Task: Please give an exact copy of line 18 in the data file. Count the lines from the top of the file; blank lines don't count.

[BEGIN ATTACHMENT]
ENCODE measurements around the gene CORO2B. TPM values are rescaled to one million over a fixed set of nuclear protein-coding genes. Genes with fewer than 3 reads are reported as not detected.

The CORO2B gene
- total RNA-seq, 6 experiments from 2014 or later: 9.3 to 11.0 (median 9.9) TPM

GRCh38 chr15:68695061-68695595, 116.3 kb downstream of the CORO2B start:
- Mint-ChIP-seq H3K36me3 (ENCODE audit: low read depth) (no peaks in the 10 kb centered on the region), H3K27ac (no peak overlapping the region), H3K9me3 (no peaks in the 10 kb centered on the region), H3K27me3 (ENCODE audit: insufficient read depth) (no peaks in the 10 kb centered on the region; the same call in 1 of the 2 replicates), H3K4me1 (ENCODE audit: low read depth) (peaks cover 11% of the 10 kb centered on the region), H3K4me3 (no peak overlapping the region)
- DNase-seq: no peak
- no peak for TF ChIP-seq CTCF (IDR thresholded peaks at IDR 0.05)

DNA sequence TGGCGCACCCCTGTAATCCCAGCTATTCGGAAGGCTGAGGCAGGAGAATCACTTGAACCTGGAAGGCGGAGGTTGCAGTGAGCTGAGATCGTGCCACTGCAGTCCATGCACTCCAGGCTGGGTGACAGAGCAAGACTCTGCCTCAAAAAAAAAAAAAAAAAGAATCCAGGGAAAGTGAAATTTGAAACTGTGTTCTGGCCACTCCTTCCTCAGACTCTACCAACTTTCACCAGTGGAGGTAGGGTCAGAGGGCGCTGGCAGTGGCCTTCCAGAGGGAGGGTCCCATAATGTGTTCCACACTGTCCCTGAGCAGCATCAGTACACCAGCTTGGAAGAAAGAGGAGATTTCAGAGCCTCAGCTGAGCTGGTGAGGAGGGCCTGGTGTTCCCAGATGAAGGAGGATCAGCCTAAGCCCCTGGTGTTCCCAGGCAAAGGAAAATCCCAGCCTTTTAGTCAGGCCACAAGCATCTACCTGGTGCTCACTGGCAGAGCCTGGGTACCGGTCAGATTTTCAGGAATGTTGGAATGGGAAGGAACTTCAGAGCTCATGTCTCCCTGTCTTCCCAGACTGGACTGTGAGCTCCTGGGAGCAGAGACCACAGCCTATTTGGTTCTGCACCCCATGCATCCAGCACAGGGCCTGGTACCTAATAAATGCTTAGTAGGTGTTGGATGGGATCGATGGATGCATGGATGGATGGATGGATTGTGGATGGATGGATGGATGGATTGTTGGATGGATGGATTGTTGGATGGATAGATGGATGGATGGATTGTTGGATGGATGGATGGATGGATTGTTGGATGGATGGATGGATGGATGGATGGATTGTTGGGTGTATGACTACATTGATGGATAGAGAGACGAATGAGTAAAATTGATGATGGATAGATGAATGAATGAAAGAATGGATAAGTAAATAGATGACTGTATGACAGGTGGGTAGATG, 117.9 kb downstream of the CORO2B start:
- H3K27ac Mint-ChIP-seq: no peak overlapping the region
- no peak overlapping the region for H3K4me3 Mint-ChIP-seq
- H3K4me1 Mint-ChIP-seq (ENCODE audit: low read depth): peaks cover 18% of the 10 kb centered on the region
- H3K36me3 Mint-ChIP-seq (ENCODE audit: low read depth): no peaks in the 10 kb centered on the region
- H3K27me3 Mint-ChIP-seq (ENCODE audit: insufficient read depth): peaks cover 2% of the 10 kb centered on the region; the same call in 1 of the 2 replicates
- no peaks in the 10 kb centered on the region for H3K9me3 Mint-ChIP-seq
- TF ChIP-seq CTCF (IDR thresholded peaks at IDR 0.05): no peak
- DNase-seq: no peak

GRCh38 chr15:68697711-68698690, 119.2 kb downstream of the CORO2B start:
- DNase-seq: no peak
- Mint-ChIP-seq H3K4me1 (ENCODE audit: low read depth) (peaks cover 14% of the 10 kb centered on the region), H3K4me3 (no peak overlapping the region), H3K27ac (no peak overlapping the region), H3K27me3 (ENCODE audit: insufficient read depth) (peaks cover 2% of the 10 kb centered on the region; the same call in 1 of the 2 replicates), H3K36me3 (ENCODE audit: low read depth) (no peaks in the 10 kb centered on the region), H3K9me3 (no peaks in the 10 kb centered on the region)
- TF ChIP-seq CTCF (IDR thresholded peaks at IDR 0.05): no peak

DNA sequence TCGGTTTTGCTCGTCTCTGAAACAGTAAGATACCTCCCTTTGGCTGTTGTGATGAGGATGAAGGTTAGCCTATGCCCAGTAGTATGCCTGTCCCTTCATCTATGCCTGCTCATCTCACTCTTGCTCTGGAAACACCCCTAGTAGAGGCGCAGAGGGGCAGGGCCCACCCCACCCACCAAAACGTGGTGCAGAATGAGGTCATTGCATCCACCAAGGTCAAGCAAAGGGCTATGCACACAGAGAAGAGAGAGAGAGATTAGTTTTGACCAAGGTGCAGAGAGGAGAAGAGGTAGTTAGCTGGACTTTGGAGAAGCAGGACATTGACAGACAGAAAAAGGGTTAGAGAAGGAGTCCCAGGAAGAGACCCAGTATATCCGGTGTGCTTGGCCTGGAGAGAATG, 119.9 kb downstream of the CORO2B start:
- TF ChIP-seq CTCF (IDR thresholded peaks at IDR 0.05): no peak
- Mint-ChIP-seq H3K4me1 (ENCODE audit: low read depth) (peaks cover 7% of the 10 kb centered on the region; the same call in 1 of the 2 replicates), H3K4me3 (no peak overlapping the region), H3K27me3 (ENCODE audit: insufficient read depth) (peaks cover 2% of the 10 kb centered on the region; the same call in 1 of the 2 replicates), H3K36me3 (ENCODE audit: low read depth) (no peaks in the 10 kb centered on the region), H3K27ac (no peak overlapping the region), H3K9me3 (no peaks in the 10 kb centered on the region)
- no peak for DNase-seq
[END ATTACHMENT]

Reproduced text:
- DNase-seq: no peak